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Seeking abolition of nuclear weapons

As the United Nations Treaty on the Prohibition of Nuclear Weapons went into effect in January, the School Sisters of Notre Dame (SSND) joined 155 global faith communities in a joint statement welcoming the groundbreaking moment.

Siters at Notre Dame of Elm Grove (NDEG), Elm Grove, Wisconsin, stand out by the main street in peaceful protest.

While the statement celebrated the milestone, it also noted that there is urgent work yet to be done to ensure a nuclear weapons-free world: “We wholeheartedly welcome the entry into force of the Treaty on the Prohibition of Nuclear Weapons (TPNW), the first international treaty to comprehensively ban nuclear weapons. The Treaty addresses the disproportionate impact of nuclear weapons on women and indigenous peoples and the importance of victim assistance and healing environmental harms in a groundbreaking way. We recognize the legacy of the global hibakusha, survivors whose courage and perseverance serve as our inspiration, guidance, and moral foundation in the quest for a world free from nuclear weapons. This quest will continue until all nuclear weapons are eliminated from our planet. We invite everyone, especially those in communities of faith, to join us in this work for peace, justice, and respect for life.”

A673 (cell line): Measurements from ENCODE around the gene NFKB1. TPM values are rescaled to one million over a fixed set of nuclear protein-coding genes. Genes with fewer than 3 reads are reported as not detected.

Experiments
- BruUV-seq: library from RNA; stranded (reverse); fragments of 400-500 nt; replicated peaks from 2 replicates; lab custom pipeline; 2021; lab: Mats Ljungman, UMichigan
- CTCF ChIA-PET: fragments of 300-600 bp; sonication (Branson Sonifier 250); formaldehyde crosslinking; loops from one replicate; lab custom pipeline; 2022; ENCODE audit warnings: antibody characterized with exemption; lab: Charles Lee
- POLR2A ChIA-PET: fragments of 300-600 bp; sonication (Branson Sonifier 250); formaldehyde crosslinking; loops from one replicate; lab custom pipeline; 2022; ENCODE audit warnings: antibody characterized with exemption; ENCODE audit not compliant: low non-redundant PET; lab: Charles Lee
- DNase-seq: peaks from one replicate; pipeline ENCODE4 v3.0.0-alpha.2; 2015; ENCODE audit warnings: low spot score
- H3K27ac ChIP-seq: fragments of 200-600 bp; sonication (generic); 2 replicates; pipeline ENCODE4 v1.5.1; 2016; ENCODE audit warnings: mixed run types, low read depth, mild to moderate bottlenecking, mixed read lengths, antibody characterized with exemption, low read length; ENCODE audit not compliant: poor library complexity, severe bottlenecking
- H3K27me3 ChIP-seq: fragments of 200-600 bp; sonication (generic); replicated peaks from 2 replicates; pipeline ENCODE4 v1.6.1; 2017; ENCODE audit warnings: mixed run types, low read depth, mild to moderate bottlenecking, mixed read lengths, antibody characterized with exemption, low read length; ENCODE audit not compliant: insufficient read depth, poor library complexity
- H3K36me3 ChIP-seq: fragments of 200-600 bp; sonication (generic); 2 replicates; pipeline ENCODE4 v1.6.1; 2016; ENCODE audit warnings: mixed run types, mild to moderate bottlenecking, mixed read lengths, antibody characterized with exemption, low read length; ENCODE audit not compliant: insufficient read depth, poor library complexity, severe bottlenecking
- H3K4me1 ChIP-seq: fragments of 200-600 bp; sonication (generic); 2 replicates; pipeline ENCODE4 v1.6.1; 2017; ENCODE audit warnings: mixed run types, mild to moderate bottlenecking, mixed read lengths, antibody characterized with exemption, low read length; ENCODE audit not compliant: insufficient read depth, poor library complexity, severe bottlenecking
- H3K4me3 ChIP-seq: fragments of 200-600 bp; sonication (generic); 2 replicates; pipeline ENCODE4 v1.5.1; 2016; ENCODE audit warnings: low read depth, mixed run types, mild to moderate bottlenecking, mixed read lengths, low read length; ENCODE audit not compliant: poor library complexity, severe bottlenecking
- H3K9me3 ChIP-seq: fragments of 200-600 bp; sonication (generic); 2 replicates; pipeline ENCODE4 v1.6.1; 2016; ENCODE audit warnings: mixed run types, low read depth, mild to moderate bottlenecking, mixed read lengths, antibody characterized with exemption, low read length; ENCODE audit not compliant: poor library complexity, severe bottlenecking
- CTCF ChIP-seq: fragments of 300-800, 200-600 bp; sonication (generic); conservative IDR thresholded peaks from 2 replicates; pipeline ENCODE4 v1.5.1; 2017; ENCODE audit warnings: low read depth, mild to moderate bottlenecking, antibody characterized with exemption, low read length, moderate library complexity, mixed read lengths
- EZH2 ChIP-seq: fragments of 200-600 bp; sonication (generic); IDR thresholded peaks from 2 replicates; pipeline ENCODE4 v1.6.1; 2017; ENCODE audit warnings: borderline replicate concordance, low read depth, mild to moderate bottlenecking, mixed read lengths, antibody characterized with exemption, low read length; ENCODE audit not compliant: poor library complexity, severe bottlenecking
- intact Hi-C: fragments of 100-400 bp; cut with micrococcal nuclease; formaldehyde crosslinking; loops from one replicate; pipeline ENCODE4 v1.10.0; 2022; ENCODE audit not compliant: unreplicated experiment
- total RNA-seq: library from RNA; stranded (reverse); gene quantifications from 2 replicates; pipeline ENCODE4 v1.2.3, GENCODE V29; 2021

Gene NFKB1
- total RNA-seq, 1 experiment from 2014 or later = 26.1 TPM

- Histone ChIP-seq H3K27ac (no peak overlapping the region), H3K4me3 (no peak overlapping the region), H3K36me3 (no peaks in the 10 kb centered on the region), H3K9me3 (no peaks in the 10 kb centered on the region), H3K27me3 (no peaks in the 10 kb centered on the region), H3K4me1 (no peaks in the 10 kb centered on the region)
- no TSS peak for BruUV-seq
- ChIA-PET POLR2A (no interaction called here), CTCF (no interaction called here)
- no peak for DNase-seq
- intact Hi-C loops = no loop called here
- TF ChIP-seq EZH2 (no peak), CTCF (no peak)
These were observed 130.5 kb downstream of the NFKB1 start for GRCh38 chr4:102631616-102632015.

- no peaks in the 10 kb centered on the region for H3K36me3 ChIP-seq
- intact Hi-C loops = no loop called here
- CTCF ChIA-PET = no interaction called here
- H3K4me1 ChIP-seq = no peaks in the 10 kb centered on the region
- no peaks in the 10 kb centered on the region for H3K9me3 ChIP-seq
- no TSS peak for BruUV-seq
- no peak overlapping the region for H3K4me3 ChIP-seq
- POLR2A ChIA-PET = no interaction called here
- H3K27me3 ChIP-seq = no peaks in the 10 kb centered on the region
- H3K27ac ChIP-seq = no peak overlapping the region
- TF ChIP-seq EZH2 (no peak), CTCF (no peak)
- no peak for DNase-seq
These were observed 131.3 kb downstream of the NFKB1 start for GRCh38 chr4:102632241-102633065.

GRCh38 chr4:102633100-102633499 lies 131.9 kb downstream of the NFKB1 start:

Experiences in Japan and Marshall Islands reinforce desire to abolish nuclear weapons

In August 2020, School Sisters of Notre Dame throughout the Central Pacific Province commemorated in a somber way the 75th anniversary of the bombing of Hiroshima and Nagasaki, Japan, with a remembrance prayer service prepared by the province Peace and Nonviolence Committee. The service included memories from some Japanese sisters who were children at the time of the 1945 bombing.

Sisters and students from Notre Dame of Milwaukee Catholic schools join in prayer for peace at Notre Dame of Elm Grove, Elm Grove, Wisconsin.

SSND in Japan understand the lasting impact the use of nuclear weapons has on people and the Earth, and inspire work toward their elimination. So too do sisters who lived or ministered in and around the Marshall Islands, where the U.S. tested 67 nuclear weapons from 1946 to 1958. The nuclear tests and their fallout forced the evacuation of four northern atolls: Enewetak, Bikini, Rongelap and Utrok, two of which remain uninhabitable today.

The SSND Corporate Stance on Gospel Nonviolence and Just Peace calls us to, “advocate for the use of diplomacy and dialogue to abolish war and nuclear weapons,” a commitment that reflects the experiences of our sisters and the Catholic Church’s ongoing efforts to seek abolition of nuclear weapons. Pope Francis stated, “I am convinced that a world without nuclear weapons is possible and necessary.” SSND agree, which is why they support and signed the United Nations Treaty on the Prohibition of Nuclear Weapons.


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